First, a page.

Turnbull National Wildlife Refuge is 18,217 acres of basalt outcrops, pine forests, marshes, wetlands and lakes. Geologically speaking, the area was created tens of thousands of years ago through volcanoes, glaciers, and massive flooding. The refuge was established in 1937 by an Executive Order of President Franklin D. Roosevelt. It is home to 200 bird species of birds, 45 mammal species, 12 reptile and amphibian species, 51 butterfly species, and uncounted invertebrates species. And it is awesome.
My first visit to Turnbull was a reward for getting a blue ribbon in the science fair way back in the sixth grade. All the winners got skip a day of school, and spend it at the refuge peering into microscopes and harassing the park ranger with millions of questions. I’ve thought about Turnbull tons of times since then, but hadn’t made the trip out there yet. I’d even put it on my list of places for this Spokane Kids series and when my friend Brenda said she thought it would be a good place to highlight too, I decided that after 18 years it was FINALLY time to go back. The boys and I visited one month ago with some friends, and the photos have been burning a hole in my hard drive ever since.
18 years is a long time. I remember marshes, dirt roads, and long boardwalks. Those are still there, but now there are paved paths perfect for strollers and wheelchairs. There’s even a visitor’s center, which we skipped because with two 4-year-olds and two 2-year-olds in tow there was more than enough things outside to keep them happy…
Like bugs for example. Swallows were swooping, ducklings were taking their first swims, birds were performing mating dances, and the kids were mesmerized watching two ants walk across the pavement. Because why wouldn’t they?
They were also very entertained by playing with long pieces of grass and pointing out all the different poops they saw. Luckily, us moms have spent many a day in the woods, so we were happy to identify which animal each “sample” came from, but they didn’t care. Poop is poop — it’s super gross and endlessly fun to point at. Or so it seems.
There is little shade on many of the paths at Turnbull, so I was glad to have been there when the weather was so nice.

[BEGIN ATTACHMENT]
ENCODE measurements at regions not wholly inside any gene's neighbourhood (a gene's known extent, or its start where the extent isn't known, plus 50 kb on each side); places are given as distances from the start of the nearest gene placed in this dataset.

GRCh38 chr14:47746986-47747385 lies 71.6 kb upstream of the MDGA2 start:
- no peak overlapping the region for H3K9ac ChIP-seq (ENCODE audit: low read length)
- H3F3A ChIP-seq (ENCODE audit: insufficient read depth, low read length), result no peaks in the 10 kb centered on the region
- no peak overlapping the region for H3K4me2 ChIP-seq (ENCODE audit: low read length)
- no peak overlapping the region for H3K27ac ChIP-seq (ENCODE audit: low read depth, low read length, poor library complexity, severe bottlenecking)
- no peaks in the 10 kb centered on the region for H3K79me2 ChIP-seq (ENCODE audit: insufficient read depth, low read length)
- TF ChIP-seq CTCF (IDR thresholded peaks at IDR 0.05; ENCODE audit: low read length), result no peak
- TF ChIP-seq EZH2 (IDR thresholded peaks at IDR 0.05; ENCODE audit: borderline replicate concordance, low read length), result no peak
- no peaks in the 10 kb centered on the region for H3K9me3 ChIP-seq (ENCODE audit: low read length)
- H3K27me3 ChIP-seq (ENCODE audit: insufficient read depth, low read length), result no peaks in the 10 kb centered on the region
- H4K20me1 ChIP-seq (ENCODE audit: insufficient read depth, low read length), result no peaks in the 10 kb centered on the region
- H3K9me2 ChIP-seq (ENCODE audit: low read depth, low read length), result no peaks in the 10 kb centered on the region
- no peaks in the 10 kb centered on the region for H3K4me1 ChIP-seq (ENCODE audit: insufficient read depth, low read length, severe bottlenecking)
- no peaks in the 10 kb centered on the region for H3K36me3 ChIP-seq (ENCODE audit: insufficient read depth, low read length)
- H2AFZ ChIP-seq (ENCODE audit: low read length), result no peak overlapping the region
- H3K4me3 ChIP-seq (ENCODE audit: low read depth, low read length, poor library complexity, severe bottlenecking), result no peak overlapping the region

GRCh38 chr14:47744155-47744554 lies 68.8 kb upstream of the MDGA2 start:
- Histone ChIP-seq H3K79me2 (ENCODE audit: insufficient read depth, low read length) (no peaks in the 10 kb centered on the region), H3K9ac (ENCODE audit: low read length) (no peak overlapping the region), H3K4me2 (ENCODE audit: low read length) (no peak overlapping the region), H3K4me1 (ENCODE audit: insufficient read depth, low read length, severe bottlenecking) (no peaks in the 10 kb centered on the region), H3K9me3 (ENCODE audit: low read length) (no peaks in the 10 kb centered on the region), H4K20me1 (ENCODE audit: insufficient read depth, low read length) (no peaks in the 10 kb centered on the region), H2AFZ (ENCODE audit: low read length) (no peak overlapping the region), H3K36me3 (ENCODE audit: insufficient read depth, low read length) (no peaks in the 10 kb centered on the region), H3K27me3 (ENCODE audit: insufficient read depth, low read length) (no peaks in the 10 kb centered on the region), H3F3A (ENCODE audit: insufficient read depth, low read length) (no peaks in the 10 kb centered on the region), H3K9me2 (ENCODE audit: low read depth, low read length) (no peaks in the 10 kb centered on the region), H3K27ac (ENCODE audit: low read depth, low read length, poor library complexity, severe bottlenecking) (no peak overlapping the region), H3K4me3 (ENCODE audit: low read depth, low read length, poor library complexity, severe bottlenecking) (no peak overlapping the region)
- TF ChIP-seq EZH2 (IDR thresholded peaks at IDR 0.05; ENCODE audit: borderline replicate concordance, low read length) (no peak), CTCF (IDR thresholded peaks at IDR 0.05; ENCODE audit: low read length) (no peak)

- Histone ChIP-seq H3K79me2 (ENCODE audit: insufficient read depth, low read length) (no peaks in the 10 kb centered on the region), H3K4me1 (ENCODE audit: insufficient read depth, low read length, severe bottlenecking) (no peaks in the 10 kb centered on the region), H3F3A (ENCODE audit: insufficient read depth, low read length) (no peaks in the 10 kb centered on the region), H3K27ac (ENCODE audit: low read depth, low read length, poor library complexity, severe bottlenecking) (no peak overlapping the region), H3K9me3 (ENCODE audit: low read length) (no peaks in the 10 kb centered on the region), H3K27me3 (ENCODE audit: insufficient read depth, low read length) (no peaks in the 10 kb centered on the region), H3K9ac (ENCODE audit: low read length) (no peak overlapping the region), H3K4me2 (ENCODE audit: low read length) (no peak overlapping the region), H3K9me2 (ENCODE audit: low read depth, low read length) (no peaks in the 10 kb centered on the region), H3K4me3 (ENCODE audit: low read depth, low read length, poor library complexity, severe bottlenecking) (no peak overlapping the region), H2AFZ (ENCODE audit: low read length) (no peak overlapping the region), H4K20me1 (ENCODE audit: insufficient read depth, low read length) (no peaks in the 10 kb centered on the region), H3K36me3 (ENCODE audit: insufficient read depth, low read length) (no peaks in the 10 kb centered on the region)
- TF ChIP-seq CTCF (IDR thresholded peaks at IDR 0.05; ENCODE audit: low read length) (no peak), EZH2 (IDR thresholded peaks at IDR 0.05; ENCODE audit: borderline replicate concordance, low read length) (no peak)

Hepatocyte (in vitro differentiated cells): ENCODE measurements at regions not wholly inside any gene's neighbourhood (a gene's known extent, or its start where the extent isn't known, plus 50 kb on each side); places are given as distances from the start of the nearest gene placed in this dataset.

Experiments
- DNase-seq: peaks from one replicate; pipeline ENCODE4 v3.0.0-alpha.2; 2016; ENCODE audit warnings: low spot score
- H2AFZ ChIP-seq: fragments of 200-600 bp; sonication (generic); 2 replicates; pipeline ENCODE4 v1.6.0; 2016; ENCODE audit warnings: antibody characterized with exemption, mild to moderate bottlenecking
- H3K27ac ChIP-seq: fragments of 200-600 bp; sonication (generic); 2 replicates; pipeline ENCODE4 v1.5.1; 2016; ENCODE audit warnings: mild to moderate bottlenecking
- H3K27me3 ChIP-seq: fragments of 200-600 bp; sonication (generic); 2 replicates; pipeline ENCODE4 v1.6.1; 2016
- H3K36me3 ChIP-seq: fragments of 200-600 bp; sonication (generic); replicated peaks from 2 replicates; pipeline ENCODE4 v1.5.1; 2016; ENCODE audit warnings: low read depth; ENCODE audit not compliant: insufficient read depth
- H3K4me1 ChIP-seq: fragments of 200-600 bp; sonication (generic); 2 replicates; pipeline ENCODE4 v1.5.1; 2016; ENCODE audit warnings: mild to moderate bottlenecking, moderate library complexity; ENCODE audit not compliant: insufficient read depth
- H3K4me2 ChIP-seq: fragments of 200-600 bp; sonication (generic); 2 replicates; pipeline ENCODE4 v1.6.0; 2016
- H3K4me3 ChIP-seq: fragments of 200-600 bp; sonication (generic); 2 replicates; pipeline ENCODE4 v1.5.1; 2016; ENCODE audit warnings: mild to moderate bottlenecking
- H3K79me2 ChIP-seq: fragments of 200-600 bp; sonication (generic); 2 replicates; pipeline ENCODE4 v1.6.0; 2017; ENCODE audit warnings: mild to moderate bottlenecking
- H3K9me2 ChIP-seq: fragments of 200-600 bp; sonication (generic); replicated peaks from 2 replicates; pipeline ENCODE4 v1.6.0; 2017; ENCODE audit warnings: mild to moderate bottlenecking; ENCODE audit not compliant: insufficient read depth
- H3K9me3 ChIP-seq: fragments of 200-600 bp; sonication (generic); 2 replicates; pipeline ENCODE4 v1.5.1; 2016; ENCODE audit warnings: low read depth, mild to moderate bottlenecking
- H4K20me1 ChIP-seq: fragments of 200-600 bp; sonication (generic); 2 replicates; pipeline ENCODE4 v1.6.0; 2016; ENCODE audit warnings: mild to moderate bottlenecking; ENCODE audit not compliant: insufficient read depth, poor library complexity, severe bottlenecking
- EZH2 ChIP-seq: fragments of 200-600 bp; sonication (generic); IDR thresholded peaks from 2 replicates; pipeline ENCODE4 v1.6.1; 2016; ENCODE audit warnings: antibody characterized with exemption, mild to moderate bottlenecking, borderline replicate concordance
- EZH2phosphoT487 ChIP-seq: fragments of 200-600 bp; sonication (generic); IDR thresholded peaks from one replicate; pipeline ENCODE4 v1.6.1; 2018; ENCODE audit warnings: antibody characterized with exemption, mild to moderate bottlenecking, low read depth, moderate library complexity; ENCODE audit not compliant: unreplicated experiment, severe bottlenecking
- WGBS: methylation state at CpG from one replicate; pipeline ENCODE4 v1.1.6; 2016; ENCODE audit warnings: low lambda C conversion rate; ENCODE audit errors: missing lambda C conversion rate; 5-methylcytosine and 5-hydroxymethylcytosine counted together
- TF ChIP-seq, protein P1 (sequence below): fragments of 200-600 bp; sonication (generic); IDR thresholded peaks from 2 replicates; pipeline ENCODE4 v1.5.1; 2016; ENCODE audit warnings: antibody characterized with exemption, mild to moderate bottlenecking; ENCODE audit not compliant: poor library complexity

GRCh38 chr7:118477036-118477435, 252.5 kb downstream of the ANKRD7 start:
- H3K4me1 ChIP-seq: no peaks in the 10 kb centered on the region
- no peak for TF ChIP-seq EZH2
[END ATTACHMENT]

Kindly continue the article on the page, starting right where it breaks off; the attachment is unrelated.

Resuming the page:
They day we visited was the first with blue skies after almost two weeks of rain and gray so just getting out of the house felt like a triumph! Getting to stretch our legs, blow off the stink, and wonder at the beauty of Turnbull was heavenly. We saw numerous species of birds, one frog, a dead mouse, a couple deer, and our way out of the refuge one lone coyote. I still can’t believe I went 18 years between visits. With the boys to entertain, Brian to share this with, and my own wanderlust to satiate, I know I’ll be returning very soon.
When: Turnbull is open year round during daylight hours. It’s interesting all year, but prefer to visit during the spring and fall months, as due to migration patterns, birds are most active at those times. If you’re headed there in the summer, try to go earlier or later in the day. Mid-day is especially hot, so most wildlife will be taking cover and will be hard to spot.
Price: $3 per vehicle. There is an unmanned fee station near the entrance to the refuge, so you have to pay cash. And bring exact change, or you’ll end up donating a little extra like me ;)
Age Range: Any! The trails are generally flat and some are even wheelchair accessible. You can take Grandma! (As long as she doesn’t mind using an outhouse.)
Danger Factor: Medium-low. The biggest dangers here are unobstructed access to waterbodies and wildlife like snakes, moose, mosquitoes, coyotes, snapping turtles, and the very occasional cougar. Just make lots of noise, keep the little ones close by, and have fun.
Before you go: Pack water and a picnic because there are so many different paths to hike, you’re bound to spend more time out there than you planned. There is very little shade and plenty of bugs, so think about wearing sunscreen and bug spray.
While you’re there: Count how many different types of animals you see. Try mimicking the many different bird sounds you’ll hear. Sit quietly in one of the hunting/photography blinds and marvel at what nature does when it thinks you’re not there.
After you go: Tell people about Turnbull! I’m still amazed that many Spokanites have never heard of the refuge, let alone ever visited. I shouldn’t judge since I went so long between visits, but still. We are so lucky to have Turnbull at our fingertips and its a hidden gem! Once they’ve visited, your friends will thank you for letting them in on the secret!
Is Turnbull a favorite of yours too or is this the first you’d heard of it? Does the thought of snakes, snapping turtles, and cougars make you want to stay away? Because they really, really shouldn’t!Comment